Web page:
Tensions Escalate Outside Berkeley Marine Vote Site
POSTED: 8:53 pm PST February 11, 2008
UPDATED: 10:45 pm PST February 12, 2008
BERKELEY, Calif. -- Under the watchful eyes of police in riot gear, hundreds of demonstrators representing a wide array of protest groups on both sides of the Iraq War debate Tuesday traded angry taunts and verbal threats, but their tense interactions fell short of physical violence in anticipation for controversial Berkeley City Council vote over Marine recruiting.
The Berkeley City Council drew a deluge of criticism after voting two weeks ago to send a letter to a downtown recruiting station advising the Marines they would be considered "uninvited and unwelcome intruders" if they did not move out.
On Tuesday night, the council was considering a second resolution put forward by two council members that would rescind the letter and differentiate between opposing the war in Iraq and "our respect and support for those serving in the armed forces." The meeting followed a daylong rally by both sides outside City Hall.
"This is very personal," said Lonnie Piet, of Sacramento, who joined the pro-troop organization Move America Forward outside City Hall hours before the scheduled vote. Piet, whose son is a Marine, said he wants a personal apology from council members and anti-war group Code Pink.
"The Marines have the right to recruit anyone, anywhere," Piet said.
The police emerged from a low-key presence early in the day and came out in force by the afternoon hours as groups as diverse as Code Pink, the Gold Star Moms and Move America Forward America escalated the rhetoric and shouts.
Move America Forward demonstrators waved flags and held signs including "Boycott Berkeley for Bashing Our Boys" and "Support our Troops."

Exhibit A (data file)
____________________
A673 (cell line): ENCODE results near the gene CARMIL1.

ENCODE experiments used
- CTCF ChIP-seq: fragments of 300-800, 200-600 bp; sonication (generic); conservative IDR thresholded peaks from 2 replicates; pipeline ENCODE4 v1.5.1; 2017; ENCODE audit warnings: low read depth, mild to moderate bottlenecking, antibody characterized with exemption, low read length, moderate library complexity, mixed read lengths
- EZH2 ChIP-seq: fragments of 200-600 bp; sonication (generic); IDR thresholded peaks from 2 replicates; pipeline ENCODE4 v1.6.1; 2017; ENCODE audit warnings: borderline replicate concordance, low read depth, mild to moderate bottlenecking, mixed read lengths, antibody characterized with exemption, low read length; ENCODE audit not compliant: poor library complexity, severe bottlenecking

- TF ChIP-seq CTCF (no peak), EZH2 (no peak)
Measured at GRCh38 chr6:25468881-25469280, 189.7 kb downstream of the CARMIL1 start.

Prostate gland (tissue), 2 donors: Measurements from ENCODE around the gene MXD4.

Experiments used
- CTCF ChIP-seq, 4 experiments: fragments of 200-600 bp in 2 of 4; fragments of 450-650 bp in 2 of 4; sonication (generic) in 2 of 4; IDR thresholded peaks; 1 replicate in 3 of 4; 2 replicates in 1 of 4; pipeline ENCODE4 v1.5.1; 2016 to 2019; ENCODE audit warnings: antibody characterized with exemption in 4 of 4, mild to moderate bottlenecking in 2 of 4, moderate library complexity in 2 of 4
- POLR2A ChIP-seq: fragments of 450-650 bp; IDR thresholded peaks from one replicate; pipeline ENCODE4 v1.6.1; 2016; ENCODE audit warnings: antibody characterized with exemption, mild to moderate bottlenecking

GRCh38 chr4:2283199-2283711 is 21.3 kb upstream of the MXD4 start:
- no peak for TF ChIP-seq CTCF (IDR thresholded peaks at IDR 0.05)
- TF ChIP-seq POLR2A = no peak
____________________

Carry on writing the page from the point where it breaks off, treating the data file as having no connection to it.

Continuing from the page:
On the other side, protesters with Code Pink held bouquets of flowers and waved signs saying "Peace Now" and "Bring Our Troops Home."
"We want to ask the Marines to not recruit in our community. The majority of citizens here are fervently against the war," said Code Pink protester Cynthia Papermaster, who has lived in Berkeley since 1965. "We're not against the Marines, but against what they're recruited to do."
Police made a handful of arrests for minor scuffles between the protesters, said Berkeley police spokesman Sgt. Mary Kusmiss.
The recruiting office opened in Berkeley in late 2006. It operated quietly until four months ago when Code Pink began holding regular protests.
The City Council's initial vote Jan. 29 outraged several lawmakers, who have threatened to withhold millions in state and federal money destined for Berkeley.
On Tuesday, more than 40 House Republican members asked President Bush to immediately rescind over $2 million in earmarks awarded to Berkeley.
The military does not "selectively defend our country, its people, or our freedom," the lawmakers wrote in a letter to Bush. "Therefore, we should not reward jurisdictions that selectively support our troops."
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